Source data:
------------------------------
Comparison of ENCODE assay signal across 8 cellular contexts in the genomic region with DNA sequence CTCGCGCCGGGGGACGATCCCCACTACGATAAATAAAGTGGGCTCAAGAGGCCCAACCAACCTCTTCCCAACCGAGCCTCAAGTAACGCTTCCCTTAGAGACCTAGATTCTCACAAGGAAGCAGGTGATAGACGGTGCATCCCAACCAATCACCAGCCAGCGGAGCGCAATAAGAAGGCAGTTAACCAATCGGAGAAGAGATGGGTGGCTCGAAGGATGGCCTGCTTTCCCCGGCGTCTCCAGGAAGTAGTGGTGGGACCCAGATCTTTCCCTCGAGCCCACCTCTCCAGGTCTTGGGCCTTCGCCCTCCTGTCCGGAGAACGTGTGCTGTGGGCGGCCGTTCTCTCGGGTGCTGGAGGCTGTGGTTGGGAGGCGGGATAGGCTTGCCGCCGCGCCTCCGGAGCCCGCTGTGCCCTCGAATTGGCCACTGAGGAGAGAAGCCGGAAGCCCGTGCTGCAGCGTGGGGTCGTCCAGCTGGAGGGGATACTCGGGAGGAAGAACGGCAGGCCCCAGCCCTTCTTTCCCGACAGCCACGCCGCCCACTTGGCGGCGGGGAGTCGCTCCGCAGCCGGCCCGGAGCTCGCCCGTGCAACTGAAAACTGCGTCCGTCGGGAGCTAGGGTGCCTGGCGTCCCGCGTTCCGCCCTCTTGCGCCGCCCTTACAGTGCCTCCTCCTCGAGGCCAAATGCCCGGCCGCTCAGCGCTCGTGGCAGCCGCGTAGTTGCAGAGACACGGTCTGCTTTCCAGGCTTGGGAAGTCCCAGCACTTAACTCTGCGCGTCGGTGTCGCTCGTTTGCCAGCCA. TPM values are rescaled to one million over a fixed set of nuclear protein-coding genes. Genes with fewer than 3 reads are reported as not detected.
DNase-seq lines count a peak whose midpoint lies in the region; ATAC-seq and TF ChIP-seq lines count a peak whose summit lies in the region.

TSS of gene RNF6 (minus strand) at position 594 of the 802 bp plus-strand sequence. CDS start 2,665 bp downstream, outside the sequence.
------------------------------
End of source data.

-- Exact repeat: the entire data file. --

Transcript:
Comparison of ENCODE assay signal across 8 cellular contexts in the genomic region with DNA sequence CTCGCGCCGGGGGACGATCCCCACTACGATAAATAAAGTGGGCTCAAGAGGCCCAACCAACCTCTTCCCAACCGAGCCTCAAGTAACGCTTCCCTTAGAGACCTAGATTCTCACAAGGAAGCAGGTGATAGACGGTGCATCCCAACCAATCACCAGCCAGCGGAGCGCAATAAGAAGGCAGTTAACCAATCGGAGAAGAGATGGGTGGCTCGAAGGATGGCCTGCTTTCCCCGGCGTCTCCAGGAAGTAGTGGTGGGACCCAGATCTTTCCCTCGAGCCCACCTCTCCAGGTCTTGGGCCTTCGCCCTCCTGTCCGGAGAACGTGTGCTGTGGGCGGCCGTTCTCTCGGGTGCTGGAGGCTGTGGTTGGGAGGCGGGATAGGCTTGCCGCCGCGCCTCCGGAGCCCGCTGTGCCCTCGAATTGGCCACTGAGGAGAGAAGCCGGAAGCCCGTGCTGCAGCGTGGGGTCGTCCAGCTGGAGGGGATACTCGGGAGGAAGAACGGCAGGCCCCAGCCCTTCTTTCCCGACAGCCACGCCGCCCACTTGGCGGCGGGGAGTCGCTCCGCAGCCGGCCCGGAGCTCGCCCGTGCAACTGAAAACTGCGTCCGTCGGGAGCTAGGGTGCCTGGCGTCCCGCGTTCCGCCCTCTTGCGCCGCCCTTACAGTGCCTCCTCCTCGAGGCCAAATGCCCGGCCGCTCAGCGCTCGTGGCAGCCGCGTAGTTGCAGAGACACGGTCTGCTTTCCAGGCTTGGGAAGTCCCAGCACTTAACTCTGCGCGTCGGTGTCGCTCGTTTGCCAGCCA. TPM values are rescaled to one million over a fixed set of nuclear protein-coding genes. Genes with fewer than 3 reads are reported as not detected.
DNase-seq lines count a peak whose midpoint lies in the region; ATAC-seq and TF ChIP-seq lines count a peak whose summit lies in the region.

TSS of gene RNF6 (minus strand) at position 594 of the 802 bp plus-strand sequence. CDS start 2,665 bp downstream, outside the sequence.